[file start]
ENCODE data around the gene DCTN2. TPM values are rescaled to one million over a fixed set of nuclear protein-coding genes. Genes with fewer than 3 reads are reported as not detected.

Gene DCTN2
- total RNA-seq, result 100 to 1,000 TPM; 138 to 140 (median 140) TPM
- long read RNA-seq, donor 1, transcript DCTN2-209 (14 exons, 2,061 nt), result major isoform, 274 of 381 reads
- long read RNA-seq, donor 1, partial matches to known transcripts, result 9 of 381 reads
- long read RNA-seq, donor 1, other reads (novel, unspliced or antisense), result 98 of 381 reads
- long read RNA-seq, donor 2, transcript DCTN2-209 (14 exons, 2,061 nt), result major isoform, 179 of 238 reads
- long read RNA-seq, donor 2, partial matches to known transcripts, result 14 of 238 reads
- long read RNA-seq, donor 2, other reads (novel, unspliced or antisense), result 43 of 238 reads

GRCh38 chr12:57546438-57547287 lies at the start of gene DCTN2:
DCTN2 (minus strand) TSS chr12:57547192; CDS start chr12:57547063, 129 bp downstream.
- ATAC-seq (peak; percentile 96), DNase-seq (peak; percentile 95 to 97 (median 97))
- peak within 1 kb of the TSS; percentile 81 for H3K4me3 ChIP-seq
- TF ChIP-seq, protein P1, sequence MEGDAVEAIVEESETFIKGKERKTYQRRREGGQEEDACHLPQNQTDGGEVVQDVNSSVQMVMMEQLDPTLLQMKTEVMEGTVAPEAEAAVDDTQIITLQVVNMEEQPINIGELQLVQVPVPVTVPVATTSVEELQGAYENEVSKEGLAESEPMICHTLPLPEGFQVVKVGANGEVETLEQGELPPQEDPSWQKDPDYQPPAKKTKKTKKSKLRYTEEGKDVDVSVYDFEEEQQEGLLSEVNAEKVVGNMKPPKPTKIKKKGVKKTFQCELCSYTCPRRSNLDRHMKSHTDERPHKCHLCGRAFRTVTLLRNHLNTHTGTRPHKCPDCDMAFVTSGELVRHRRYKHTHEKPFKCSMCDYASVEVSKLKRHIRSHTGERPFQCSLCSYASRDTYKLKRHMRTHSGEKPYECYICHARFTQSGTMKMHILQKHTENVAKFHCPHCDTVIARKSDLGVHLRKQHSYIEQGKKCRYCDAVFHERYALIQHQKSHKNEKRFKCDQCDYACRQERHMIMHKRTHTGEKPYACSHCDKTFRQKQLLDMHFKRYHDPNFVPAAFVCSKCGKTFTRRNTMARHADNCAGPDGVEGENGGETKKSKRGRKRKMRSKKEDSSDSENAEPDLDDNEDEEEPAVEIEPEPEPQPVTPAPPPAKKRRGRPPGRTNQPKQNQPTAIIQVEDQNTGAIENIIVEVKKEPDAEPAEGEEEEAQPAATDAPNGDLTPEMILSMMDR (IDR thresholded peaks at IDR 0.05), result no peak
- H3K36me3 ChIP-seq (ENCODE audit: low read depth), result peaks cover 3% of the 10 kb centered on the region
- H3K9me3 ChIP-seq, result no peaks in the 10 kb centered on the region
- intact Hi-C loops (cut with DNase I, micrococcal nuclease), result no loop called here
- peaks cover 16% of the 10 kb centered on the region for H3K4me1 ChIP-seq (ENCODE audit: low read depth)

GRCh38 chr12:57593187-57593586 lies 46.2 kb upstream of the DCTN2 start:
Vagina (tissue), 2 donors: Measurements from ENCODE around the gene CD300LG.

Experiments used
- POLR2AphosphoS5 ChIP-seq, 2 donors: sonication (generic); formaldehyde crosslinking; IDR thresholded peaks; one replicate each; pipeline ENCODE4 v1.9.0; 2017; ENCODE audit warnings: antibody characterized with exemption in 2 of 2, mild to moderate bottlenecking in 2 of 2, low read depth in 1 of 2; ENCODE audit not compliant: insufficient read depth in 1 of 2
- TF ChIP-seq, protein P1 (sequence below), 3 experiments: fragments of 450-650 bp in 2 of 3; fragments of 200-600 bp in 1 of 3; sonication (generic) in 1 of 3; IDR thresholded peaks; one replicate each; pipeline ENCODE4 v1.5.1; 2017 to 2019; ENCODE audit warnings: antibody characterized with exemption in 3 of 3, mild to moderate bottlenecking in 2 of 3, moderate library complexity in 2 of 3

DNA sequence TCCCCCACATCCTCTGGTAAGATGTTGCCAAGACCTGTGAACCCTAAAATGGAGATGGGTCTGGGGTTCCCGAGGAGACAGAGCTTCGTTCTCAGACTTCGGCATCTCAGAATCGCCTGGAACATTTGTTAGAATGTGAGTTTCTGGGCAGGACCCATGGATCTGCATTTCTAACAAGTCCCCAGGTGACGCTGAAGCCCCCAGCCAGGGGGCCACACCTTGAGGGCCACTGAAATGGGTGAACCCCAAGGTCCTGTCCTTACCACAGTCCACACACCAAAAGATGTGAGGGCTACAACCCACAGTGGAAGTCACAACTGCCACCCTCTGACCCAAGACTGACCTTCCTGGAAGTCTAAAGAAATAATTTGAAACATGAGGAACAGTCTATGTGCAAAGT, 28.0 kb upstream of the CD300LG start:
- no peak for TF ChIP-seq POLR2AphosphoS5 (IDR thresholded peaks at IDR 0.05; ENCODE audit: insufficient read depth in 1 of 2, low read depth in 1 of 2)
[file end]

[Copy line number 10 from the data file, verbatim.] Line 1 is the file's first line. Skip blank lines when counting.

GRCh38 chr12:57546438-57547287 lies at the start of gene DCTN2: